Average Ballymoney rates to rise by £20 this year

THE average household in Ballymoney will see rates rise by around £20 this year after local councillors said they worked hard to keep rises to a minimum.

At a meeting on February 9, Ballymoney Council agreed its rates for 2011/2012 and domestic householders will see their rates bill rise by 2.9% (assuming a 3% increase in the Regional Rate for Domestic properties), which means that a rates bill for a house valued at £100,000 will increase by £20.10 (just over £1.50 per month).

For a house valued at £150,000 the increase is £30.15 (just over £2.50 per month), while for a house valued at £200,000 the increase is £40.20 (just under £3.50 per month).

Despite facing rising costs for major increases in fuel, energy and waste disposal tax as well as a drop in income from services and central government grants, in an era when inflation is 3.7%, Ballymoney Council has managed to deliver a rates increase well within that figure, a spokesperson said.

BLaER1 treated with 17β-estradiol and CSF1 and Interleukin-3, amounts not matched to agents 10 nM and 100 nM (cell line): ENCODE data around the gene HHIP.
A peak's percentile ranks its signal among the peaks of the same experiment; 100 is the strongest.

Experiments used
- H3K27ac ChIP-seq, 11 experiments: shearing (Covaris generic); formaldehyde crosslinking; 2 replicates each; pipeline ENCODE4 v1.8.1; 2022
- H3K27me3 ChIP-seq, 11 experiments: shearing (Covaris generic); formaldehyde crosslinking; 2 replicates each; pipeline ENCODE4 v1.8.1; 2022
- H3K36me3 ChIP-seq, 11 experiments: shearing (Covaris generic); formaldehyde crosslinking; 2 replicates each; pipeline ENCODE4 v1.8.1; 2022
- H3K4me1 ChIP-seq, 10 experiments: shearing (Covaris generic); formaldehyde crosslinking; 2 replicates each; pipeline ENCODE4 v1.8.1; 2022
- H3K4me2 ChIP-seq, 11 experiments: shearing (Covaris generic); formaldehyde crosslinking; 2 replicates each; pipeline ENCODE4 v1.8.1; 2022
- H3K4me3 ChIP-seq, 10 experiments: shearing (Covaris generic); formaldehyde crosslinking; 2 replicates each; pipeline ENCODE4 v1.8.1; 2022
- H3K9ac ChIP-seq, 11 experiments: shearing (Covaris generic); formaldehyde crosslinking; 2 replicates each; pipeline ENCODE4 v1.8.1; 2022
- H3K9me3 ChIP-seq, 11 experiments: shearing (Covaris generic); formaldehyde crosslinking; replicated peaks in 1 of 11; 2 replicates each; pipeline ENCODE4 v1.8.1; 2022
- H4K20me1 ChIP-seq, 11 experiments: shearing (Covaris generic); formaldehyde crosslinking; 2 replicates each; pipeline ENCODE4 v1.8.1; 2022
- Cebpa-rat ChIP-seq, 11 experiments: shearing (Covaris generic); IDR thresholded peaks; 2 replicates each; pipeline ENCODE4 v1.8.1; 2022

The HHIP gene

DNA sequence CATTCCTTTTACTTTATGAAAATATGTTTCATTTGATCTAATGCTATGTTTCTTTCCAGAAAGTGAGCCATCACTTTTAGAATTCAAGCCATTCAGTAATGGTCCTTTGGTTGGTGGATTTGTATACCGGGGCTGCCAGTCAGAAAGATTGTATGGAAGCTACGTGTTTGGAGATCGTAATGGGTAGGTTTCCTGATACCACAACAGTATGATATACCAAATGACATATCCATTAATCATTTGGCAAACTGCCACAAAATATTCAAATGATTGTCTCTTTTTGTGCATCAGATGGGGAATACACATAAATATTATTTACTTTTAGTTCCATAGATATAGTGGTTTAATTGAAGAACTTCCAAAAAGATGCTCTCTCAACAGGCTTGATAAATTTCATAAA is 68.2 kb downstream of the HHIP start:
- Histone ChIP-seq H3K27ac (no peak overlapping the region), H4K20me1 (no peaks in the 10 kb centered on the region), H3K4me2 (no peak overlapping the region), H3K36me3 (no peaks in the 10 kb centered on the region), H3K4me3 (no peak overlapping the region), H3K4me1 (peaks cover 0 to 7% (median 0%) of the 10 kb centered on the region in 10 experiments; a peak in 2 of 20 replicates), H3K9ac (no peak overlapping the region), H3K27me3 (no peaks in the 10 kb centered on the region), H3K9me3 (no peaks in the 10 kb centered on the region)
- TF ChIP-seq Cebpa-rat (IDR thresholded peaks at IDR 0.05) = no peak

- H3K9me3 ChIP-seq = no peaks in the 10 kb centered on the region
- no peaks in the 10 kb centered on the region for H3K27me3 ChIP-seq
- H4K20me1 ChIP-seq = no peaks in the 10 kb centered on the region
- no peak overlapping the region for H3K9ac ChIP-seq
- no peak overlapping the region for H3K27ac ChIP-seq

The spokesperson added: “While aiming to protect and retain essential services Council has also been able to make provision to spend £1M on new community schemes at Dervock and Megaw Park.

“During the incoming financial year work will also be advanced on provision of community facilities at Balnamore, Ballybogey, Stranocum, Cloughmills and Glebeside, budgeted for in the current year, a total investment of some £2M in community infrastructure in the borough.”

Speaking after the meeting Mayor, Bill Kennedy, said: “We are in hard economic times and have had to make difficult decisions to keep the rate increase down in the face of steeply rising costs.

“Thanks to the good work of members and officers we have agreed a rate below the level of inflation. I hope the electorate appreciate our efforts to maintain services in the local community,” he added.

* The council’s rate increase is 2.79%, coupled and with the expected 3% rise in the regional rate this bring the increase to 2.9% for the average domestic ratepayer in the borough.